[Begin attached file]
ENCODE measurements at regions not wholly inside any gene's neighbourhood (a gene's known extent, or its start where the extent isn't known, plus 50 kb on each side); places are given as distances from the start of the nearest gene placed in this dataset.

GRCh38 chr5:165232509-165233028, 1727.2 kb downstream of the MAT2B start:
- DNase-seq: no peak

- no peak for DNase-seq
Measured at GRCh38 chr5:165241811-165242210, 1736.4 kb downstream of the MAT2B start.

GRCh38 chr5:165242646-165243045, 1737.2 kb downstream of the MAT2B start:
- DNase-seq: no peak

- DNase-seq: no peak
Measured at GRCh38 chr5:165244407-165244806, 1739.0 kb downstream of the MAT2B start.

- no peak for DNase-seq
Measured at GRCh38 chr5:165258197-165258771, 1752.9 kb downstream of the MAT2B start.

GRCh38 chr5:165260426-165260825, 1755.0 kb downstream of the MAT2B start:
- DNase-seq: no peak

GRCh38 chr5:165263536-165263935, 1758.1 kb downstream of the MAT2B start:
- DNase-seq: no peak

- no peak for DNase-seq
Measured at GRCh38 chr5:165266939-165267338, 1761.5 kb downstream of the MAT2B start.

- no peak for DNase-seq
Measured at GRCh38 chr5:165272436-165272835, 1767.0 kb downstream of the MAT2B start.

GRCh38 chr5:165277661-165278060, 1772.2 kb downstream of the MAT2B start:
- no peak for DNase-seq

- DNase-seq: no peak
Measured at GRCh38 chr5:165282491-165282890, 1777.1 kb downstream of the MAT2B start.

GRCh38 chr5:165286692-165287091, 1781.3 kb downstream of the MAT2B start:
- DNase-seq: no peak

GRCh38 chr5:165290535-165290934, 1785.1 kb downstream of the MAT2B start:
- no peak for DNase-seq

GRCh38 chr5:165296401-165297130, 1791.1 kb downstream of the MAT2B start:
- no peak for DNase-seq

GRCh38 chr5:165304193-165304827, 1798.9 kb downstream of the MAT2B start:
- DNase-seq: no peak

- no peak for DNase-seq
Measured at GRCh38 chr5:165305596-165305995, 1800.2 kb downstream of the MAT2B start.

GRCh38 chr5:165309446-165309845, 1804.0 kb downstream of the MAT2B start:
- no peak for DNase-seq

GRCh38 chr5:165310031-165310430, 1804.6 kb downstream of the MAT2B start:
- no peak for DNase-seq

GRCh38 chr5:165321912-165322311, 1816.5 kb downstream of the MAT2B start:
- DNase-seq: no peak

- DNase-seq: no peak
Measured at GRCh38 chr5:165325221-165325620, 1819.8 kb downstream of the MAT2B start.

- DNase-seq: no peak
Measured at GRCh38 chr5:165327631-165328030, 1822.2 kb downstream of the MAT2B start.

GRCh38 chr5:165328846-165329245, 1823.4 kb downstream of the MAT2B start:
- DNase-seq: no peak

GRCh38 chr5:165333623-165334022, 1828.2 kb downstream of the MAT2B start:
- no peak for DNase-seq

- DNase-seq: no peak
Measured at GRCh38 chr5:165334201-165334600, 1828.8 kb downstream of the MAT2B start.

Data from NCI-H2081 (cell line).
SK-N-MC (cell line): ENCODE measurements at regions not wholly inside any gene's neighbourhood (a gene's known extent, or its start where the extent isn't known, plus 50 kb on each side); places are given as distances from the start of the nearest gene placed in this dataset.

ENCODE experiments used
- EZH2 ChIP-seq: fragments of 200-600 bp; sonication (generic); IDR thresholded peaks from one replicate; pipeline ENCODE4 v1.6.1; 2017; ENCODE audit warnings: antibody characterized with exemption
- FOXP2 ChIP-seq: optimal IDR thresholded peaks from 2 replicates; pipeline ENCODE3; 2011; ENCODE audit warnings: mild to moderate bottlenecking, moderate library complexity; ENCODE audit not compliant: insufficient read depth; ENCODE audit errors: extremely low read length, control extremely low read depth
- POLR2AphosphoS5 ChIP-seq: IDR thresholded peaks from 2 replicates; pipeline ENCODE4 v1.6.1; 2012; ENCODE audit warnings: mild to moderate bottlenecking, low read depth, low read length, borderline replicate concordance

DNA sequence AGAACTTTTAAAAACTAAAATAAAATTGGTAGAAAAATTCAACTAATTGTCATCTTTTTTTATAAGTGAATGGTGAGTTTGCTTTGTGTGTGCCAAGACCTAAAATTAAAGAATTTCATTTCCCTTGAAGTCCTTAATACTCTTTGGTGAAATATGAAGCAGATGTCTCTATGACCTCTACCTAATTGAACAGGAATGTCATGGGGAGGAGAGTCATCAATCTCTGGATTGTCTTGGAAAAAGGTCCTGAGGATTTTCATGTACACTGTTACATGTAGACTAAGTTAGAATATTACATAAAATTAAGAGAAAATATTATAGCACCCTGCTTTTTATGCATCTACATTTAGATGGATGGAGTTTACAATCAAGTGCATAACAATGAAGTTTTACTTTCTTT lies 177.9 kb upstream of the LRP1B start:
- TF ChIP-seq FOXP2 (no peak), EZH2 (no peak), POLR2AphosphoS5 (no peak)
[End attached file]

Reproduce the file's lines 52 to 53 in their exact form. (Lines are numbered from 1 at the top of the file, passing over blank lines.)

ENCODE experiments used
- EZH2 ChIP-seq: fragments of 200-600 bp; sonication (generic); IDR thresholded peaks from one replicate; pipeline ENCODE4 v1.6.1; 2017; ENCODE audit warnings: antibody characterized with exemption